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Blogs  :  James Laube's Wine Flights

Grading the 100-Point Scale

Winemakers have come to embrace the 100-point rating system as much as consumers have

Posted: November 11, 2013  By James Laube

One big benefit of the 100-point scale is that it has given winemakers a target. It's one way for critics to show vintners where their strike zone lies.

Consumers embraced the scoring system a long time ago. Vintners were more skeptical and cautious. They can rate their own wines intellectually, by flavor, density, balance—any number of ways—but assigning a number, or even using the esoteric descriptors most wine writers use, hasn't fit their comfort zone.

That's changed.

Blogs  :  Stirring the Lees with James Molesworth

There Are Brunettes, and Then There Are Brunettes

Côte Brunes were a few of the day's many highlights at Jean-Paul & Jean-Luc Jamet and Georges Vernay

Posted: November 8, 2013  By James Molesworth

Wine Spectator senior editor James Molesworth is back in France's Rhône Valley to taste the 2012 vintage of Cote-Rotie, Hermitage, Cornas and more. On his second day, he started off with visits to Jean-Paul & Jean-Luc Jamet and Georges Vernay. Here are his notes.

Blogs  :  Harvey Steiman At Large

Memories of Charlie Trotter

Chicago's legendary chef showed the way for many others

Posted: November 7, 2013  By Harvey Steiman

The news Tuesday stunned the food and wine world. Charlie Trotter, the legendary Chicago chef who, as much as anyone, defined modern fine dining in America, was dead. At 54, how could this be?

It turns out he had a secret. He had been diagnosed with an aneurysm deep inside his brain, according to friend and sommelier Larry Stone in Chicago Tribune's obituary. It was inoperable. But he refused to use his illness to play for sympathy. Instead, he announced just after midnight on New Year's 2012 that he would be closing his restaurant after a 25-year run to pursue an advanced degree in philosophy and travel with his wife.

Blogs  :  Mixed Case: Opinion and Advice

How Do You Become an Expert in Bordeaux?

4 tips for getting a handle on this uber-famous, sort-of-complicated, not-always-pricey wine region

Posted: November 7, 2013  By Jennifer Fiedler

It’s no secret that Bordeaux wines have a bit of a perception problem among U.S. consumers. In a 2012 blog post, senior editor James Molesworth, our lead taster for Bordeaux, said the Bordelais see the U.S. market “slipping away” on account of an “image issue, driven by the escalating prices of the top châteaus.”

A number of good reasons for exploring Bordeaux wines were outlined in that post, including a raft of under-$20 values, cellar-worthy wines at modest prices, stylistic diversity and a move to green farming and winemaking practices. But still, for many people just getting into wine, Bordeaux remains something of an unknown. How much does a consumer really need to know to buy a good bottle?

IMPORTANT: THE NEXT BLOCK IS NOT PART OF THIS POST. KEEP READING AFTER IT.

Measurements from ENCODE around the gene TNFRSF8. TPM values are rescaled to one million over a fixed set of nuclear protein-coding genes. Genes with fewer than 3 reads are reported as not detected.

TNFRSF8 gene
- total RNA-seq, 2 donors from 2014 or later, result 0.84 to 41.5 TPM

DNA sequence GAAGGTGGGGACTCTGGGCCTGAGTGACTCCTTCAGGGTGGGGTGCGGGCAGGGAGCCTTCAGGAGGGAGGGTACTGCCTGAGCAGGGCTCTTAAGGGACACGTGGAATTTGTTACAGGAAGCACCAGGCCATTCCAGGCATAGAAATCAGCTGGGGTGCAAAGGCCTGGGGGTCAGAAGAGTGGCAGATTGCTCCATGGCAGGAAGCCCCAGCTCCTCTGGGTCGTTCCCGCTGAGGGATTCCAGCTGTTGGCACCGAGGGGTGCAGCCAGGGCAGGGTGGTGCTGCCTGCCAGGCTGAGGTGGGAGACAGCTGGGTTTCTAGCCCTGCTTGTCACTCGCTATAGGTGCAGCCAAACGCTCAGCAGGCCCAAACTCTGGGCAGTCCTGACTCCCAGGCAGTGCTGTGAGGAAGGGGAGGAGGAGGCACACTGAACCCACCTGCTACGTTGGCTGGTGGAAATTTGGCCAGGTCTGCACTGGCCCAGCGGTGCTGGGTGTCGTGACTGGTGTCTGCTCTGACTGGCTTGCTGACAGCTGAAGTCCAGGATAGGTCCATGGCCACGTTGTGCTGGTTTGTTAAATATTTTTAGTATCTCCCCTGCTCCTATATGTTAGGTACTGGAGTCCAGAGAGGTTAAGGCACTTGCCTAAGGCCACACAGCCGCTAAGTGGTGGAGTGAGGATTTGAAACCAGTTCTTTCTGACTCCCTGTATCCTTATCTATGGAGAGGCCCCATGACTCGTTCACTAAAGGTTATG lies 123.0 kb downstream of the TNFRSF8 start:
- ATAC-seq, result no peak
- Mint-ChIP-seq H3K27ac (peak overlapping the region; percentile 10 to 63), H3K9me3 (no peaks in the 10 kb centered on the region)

I asked Bernard Sun, corporate beverage director for Jean-Georges Restaurants, how he would recommend tackling the region. Here are his tips.

Blogs  :  Stirring the Lees with James Molesworth

A Blonde and a Brunette

My first day back in the Rhône Valley, I visited Benjamin & David Duclaux and Michel & Stéphane Ogier to taste the 2012 Côte-Rôties

Posted: November 6, 2013  By James Molesworth

Wine Spectator senior editor James Molesworth is back in France's Rhône Valley to taste the 2012 vintage of Cote-Rotie, Hermitage, Cornas and more. On his first day, he visited Benjamin & David Duclaux and Michel & Stéphane Ogier. Here are his notes.

Blogs  :  Exploring Wine with Tim Fish

Hearty Reds for the Fleeting Sunlight

Put away those frivolous wines of summer and drink something fit for autumn

Posted: November 6, 2013  By Tim Fish

Fall arrived in Sonoma County on Monday, or at least it finally felt like it, finally. It was something in the air, that hard to define mix of fleeting sunlight, long shadows and leaves in the breeze. Autumn comes late in Northern California and lingers only until the first serious storm blows in from the Pacific.

I'm in the mood for different wines when the weather changes. The flavors are generally richer, deeper and more multifaceted, so I look for a wine that's similar. A zesty red Rhône blend is often perfect, likewise Syrah and Zinfandel, plus red blends from Italy and Spain. Here are a few affordable picks for the fall.

Blogs  :  Mixed Case: Opinion and Advice

Books to Boost Your Green IQ: The Green Vine

Shannon Borg's new tome offers a jumping-on point for wine lovers interested in eco-friendly drinking

Posted: November 5, 2013  By Dana Nigro

When I first decided that how a wine is grown mattered to me as much as whether I enjoy the taste, I wished I had a handy reference that laid out all the environmentally friendly practices, certifications and wineries. Instead, I spent months reading books and websites, interviewing experts, tracking down certified or practicing producers, touring vineyards and wineries and poring over retail shelves. (See Green Revolutionaries.)